Wall Street often sets fashion for the financial industry. If this trend catches on, fashionable advisors may want to stock up on funky socks.
Some of Wall Street’s big-money players have taken up a new fashion trend, accenting their bespoke suits with outrageously flamboyant socks. However, conservative dress remains the norm and the adventurous stockings are only for Fridays.
The trend was started by Joshua Weiner, a 25 year-old who works at a real estate investment firm and who had previously worked in private equity and investment banking, the Business Insider website reported. An in-development website, fridaysocks.com, ambitiously describes the trend as a “social movement.”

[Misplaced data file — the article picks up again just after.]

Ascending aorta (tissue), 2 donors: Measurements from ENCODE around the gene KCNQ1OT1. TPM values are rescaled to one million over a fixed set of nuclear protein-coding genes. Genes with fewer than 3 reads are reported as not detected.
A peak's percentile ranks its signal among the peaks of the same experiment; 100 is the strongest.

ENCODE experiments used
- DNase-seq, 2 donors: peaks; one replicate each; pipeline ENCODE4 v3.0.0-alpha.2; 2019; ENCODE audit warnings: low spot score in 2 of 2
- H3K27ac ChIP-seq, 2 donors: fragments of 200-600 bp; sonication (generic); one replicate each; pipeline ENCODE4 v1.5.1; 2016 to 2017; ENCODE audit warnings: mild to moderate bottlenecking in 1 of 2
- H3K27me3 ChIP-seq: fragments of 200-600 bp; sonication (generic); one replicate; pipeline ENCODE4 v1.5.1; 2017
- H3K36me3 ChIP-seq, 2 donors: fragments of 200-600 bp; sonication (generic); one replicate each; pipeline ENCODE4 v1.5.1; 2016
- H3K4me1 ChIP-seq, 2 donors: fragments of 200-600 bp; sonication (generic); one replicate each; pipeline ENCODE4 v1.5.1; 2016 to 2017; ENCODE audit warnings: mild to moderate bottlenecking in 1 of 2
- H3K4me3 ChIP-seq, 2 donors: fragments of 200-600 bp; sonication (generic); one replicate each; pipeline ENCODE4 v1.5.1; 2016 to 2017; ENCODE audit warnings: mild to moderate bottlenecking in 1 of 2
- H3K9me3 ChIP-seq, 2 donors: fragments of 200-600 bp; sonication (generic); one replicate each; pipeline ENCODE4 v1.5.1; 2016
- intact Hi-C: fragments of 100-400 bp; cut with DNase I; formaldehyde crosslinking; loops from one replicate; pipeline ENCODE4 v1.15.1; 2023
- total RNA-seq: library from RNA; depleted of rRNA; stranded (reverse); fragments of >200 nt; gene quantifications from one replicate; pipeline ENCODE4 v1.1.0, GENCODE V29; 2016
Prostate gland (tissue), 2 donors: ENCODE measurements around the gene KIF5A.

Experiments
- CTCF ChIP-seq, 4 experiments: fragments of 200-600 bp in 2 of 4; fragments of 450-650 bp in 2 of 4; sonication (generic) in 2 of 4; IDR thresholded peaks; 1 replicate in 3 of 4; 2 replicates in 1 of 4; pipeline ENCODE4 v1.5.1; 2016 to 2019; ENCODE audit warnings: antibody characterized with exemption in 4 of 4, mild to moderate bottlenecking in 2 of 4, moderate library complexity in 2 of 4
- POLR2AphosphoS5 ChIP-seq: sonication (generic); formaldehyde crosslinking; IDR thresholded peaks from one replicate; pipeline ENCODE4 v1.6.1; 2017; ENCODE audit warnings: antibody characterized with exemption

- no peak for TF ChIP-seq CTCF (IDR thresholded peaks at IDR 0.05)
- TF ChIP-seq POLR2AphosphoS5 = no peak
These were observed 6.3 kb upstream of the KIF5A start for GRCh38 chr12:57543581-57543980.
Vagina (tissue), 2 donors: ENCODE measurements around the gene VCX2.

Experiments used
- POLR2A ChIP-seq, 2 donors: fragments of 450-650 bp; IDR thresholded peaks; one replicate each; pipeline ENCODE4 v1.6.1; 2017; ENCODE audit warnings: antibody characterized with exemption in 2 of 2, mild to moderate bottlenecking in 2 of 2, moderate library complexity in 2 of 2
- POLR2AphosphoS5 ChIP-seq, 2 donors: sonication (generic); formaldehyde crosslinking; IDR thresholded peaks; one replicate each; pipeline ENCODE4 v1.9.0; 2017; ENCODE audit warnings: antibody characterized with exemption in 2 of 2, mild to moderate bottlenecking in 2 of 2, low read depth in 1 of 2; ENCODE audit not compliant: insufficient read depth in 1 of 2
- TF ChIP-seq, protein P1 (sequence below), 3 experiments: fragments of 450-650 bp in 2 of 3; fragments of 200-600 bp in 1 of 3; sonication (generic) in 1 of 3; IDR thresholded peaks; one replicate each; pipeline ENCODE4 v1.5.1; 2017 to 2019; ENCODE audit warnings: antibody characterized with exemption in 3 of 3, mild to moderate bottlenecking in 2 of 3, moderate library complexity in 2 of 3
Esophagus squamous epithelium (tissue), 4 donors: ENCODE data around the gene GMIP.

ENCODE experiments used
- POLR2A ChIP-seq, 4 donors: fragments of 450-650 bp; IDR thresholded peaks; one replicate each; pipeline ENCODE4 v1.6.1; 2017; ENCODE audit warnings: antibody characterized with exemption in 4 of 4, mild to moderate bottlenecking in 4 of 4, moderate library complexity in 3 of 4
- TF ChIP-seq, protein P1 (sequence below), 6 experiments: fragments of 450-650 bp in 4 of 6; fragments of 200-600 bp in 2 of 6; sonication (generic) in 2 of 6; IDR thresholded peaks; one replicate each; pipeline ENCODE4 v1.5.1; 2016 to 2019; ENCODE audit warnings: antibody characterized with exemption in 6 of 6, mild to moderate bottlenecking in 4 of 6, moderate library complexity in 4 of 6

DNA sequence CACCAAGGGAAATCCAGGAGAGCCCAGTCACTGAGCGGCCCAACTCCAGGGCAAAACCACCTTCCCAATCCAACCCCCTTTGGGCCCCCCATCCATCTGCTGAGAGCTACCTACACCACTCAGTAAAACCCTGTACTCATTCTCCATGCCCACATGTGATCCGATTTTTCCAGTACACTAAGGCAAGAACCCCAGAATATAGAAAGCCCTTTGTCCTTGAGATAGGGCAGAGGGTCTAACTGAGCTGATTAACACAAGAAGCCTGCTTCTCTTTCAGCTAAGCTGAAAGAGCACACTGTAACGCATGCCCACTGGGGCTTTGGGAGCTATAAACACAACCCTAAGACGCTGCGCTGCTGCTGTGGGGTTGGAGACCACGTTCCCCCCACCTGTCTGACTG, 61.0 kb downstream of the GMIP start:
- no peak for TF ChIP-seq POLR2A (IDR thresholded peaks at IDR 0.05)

While “casual Friday” is the norm for most businesses in North America, Wall Streeters will often keep their suits – either because of dress codes or just to confirm to the ways of The Street. Investment bank Goldman Sachs, for instance, is notoriously formal (though it once allowed traders to wear denim as part of charity fundraising activities).
Spokespeople for Canada’s Big Six banks could not confirm whether their advisory arms had dress codes for client-facing staff on Fridays.
However, during a quick lunch-hour stroll at the intersection of Bay St. and King St. in Toronto’s financial district, Wealth Professional observed: neckties at BMO Nesbitt Burns, business casual at ScotiaMcleod, jackets and ties at CIBC, dress shirts with rolled-up sleeves at TD and business casual at National Bank.
In spite of the variety of casual and formal styles at the various financial institutions, socks – when visible – were uniformly conservative.